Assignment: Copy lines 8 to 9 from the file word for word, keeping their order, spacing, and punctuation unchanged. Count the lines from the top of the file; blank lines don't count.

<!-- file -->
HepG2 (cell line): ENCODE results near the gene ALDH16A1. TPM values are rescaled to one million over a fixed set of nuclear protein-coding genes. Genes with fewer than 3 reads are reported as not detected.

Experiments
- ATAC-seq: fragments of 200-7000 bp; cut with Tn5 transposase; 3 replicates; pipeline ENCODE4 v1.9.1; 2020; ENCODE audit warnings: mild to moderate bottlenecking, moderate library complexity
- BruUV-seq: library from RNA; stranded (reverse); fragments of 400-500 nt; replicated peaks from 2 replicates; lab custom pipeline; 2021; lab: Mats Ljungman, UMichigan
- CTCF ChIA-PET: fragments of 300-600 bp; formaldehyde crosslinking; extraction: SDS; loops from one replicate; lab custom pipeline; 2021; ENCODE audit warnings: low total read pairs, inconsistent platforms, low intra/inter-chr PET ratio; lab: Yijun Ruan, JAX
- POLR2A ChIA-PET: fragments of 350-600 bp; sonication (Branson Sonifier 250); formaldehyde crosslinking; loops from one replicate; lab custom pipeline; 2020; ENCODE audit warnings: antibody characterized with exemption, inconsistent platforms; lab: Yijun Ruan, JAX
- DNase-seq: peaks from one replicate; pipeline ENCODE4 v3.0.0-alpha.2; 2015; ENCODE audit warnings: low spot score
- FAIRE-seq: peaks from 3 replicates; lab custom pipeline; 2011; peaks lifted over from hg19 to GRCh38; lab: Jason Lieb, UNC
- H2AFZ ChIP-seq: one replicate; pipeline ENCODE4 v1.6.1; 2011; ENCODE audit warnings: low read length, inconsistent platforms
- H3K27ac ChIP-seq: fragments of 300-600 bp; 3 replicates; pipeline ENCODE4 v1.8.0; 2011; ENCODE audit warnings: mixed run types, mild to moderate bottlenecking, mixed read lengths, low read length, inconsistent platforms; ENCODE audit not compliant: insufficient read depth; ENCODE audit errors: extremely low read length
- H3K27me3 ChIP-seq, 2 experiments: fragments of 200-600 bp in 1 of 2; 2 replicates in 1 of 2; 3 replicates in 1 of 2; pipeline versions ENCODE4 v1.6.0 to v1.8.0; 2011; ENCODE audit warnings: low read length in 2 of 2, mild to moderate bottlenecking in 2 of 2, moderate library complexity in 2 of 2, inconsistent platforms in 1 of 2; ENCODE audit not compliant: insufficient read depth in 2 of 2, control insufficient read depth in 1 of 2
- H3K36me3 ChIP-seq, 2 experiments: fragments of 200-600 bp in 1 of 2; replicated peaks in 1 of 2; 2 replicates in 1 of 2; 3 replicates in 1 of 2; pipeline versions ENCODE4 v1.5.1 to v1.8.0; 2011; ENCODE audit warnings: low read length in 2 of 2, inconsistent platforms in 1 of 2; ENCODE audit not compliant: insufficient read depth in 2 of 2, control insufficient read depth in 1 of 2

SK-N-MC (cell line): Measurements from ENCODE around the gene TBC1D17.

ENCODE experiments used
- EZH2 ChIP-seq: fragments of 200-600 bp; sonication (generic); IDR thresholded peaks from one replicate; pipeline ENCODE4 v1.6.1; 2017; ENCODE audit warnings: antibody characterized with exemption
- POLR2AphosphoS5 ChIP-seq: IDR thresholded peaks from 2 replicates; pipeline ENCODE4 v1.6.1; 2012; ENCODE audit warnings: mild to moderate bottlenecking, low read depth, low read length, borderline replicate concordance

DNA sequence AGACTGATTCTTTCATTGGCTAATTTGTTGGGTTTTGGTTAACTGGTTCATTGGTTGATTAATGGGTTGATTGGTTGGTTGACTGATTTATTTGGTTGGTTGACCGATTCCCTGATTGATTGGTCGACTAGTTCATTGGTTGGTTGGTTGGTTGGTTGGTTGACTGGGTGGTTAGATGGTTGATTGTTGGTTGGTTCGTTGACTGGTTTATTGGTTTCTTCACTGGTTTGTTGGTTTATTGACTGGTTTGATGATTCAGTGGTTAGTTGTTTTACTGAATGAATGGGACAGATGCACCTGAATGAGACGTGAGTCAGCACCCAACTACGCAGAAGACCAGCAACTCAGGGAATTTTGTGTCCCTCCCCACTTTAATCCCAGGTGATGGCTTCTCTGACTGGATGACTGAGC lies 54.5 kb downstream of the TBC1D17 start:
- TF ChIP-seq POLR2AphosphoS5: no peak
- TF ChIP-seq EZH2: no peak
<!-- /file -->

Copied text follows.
- FAIRE-seq: peaks from 3 replicates; lab custom pipeline; 2011; peaks lifted over from hg19 to GRCh38; lab: Jason Lieb, UNC
- H2AFZ ChIP-seq: one replicate; pipeline ENCODE4 v1.6.1; 2011; ENCODE audit warnings: low read length, inconsistent platforms